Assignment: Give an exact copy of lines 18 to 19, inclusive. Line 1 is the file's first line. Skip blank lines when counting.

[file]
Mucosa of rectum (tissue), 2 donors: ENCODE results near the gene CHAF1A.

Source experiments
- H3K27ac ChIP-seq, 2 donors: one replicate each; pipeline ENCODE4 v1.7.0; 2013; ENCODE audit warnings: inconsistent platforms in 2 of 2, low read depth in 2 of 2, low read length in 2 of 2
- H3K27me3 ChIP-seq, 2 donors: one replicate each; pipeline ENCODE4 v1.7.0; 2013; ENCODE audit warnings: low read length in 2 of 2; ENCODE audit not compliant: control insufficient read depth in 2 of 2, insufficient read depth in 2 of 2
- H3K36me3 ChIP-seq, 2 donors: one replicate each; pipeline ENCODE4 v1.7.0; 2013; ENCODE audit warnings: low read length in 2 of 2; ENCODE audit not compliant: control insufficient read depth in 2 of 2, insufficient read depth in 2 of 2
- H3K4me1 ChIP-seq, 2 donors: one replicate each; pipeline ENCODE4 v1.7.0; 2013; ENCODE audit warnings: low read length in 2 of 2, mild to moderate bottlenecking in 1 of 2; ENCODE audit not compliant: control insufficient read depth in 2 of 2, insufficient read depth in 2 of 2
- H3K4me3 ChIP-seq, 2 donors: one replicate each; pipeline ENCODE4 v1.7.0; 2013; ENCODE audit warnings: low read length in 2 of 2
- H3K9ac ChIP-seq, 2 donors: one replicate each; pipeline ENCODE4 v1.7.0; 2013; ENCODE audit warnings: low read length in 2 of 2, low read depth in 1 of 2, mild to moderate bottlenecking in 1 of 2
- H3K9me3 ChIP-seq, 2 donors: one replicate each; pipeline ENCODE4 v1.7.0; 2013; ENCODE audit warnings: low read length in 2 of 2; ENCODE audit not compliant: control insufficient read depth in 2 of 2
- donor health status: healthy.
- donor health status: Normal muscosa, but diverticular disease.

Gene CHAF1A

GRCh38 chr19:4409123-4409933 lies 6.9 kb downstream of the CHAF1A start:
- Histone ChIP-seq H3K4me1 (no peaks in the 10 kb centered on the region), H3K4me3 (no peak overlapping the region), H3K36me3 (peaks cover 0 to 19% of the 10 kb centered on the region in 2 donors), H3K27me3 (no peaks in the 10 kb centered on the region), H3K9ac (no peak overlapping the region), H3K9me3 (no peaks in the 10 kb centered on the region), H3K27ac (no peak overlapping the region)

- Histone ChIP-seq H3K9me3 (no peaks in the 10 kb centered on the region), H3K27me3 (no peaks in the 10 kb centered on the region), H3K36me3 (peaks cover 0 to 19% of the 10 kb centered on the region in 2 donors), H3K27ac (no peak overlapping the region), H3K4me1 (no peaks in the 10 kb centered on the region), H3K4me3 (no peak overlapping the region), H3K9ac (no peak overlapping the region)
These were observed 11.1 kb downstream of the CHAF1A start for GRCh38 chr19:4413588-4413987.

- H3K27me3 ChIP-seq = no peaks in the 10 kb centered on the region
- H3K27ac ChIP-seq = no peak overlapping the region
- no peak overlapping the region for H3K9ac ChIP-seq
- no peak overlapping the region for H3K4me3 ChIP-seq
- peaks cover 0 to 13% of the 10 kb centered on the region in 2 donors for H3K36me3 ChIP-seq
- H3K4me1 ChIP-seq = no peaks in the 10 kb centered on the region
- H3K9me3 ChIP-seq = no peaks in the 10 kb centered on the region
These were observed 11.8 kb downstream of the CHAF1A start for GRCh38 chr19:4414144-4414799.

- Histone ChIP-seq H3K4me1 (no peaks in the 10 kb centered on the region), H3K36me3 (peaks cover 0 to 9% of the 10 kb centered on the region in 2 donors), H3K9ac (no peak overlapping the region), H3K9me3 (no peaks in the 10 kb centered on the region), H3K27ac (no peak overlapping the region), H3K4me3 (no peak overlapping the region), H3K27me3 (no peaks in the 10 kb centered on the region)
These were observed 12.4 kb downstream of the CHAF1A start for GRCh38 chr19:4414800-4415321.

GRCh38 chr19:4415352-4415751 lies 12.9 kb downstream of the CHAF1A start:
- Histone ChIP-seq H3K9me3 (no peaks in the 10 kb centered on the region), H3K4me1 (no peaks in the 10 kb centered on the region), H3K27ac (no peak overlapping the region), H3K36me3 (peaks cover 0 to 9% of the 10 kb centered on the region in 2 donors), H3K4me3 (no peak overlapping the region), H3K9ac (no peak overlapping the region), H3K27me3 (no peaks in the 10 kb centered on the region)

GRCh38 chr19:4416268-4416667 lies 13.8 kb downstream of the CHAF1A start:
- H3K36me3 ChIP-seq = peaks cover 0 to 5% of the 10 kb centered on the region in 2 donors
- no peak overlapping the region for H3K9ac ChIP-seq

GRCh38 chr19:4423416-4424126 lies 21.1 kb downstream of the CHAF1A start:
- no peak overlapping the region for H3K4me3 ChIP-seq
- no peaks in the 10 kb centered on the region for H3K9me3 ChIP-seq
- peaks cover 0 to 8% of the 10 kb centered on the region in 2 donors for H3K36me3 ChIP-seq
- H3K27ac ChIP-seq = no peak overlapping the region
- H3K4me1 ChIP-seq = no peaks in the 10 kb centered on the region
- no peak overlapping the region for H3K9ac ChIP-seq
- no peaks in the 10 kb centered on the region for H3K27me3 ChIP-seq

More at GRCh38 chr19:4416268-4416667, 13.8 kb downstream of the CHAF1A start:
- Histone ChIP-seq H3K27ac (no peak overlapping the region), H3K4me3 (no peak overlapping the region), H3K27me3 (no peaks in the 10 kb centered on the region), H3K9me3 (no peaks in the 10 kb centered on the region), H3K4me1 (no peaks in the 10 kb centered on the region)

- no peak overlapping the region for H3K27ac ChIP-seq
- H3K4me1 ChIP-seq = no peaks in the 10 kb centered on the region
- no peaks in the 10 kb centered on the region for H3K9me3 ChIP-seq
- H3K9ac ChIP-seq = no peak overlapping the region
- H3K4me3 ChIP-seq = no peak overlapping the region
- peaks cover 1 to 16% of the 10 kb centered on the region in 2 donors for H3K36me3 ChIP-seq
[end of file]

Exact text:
- H3K27ac ChIP-seq = no peak overlapping the region
- no peak overlapping the region for H3K9ac ChIP-seq